GRI launches today it’s fourth generation guideline for Corporate Social Responsibility. The new guideline will probably be an extended version of G3, but that should not scare you of, if you accept it as a guideline.
Like the Diagnostic and Statistical Manual guides psychiatrists in the wide field of mental disorders helping them to talk the same language worldwide, G4 should be the manual for companies that want to be a good corporate citizen. A guideline helping companies to find the right topics to report on, giving insight into the specific challenges and providing preferred definitions.
What should a good corporate citizen report on?
Obviously a company that takes CSR seriously will restrain itself from cherry-picking. If you want to be regarded reliable, you should report balanced both in content and in tone of voice. Or more exaggerated: companies that want to be trusted should say what went wrong.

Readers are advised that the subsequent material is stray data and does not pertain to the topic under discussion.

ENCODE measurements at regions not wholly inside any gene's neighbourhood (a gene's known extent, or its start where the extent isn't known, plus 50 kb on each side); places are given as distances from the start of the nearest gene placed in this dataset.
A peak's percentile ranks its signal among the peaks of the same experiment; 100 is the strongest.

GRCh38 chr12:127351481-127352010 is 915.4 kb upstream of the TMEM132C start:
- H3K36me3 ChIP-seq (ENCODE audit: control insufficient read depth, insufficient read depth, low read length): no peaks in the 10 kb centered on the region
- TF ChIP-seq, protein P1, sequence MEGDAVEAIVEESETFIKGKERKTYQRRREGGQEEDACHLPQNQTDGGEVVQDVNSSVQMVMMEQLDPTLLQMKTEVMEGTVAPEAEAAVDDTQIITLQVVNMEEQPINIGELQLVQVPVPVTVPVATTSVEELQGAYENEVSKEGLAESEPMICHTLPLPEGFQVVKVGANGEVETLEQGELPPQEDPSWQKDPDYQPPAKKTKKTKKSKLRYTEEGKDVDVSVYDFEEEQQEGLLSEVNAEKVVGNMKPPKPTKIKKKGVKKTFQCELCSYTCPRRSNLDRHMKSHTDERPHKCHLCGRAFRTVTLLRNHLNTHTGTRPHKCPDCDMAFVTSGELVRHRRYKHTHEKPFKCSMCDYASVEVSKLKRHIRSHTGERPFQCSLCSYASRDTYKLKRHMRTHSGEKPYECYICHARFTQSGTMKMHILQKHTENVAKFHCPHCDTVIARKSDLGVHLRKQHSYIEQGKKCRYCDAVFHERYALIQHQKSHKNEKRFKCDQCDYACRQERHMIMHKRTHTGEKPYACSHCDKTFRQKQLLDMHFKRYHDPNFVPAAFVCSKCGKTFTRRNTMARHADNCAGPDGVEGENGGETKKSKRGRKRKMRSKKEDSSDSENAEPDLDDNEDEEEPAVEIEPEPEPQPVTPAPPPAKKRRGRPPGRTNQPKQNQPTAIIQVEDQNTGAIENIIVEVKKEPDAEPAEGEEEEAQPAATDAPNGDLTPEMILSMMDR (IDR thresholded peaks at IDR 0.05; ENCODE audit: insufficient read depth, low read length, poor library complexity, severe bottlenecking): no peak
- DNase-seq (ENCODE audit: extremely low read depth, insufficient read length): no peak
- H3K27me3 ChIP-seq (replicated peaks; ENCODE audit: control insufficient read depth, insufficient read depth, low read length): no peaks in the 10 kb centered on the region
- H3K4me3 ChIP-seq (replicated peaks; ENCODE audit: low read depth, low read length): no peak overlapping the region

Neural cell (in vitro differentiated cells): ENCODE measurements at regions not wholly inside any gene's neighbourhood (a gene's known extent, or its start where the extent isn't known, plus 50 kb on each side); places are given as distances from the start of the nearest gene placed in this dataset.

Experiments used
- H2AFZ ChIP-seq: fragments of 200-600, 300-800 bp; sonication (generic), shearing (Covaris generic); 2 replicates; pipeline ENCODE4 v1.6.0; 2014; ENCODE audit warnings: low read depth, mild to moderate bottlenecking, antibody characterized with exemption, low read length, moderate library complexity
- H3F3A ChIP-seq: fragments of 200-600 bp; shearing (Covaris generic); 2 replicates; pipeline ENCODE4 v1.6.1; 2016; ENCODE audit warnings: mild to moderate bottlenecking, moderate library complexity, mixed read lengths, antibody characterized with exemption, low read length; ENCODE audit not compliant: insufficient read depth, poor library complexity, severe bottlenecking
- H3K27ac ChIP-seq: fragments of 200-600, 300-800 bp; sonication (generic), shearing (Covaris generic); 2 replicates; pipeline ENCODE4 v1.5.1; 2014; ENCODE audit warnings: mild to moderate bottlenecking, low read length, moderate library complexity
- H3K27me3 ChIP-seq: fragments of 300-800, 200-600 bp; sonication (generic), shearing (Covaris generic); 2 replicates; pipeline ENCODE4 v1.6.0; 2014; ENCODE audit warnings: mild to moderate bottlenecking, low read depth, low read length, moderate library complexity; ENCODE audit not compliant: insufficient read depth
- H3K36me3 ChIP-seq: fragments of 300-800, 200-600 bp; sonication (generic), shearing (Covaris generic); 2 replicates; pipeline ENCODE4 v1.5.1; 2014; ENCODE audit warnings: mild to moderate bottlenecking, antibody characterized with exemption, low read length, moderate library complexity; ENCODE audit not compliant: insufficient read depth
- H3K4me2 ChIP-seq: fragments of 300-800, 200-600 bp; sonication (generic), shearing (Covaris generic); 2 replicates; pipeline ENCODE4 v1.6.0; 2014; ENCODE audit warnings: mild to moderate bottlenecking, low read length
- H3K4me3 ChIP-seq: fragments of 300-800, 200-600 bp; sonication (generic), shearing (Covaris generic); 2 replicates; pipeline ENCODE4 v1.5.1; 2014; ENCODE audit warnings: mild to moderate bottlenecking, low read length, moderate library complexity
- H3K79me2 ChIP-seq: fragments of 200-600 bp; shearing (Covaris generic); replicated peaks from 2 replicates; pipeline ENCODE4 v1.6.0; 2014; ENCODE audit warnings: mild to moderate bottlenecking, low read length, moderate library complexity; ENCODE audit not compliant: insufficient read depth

A trending topic nowadays is tax avoidance practices:
- This week SOMO and Oxfam presented a report, showing that Africa is missing $ 50.000.000.000 tax-income.
- US Senators made a fool of themselves in grilling Apple for its tax avoidance strategy like a teddy bear.
- The European Parliament is discussing to revise its policy on tax havens.
A good corporate citizen should balance its profit (hiring educated workforce, delivering goods on the infrastructure) and loss (paying tax) fairly.
Therefore I would expect G4 to launch an indicator for tax avoidance practices. However the draft version of G4 lacks that indicator. I would like to ask my audience, whether a good corporate citizen should report on tax avoidance practices.
This is the 2nd blog in the series for GRI2013
- CSR Reporting is on the verge of change
- A good corporate citizen reports on tax avoidance practices
- Future of application levels is unsure
- Communication should bridge the gap to the ordinary world
- Reporting outside your ownership boundary
- Weighing context versus materiality
- Turkish leaders in CSR Reporting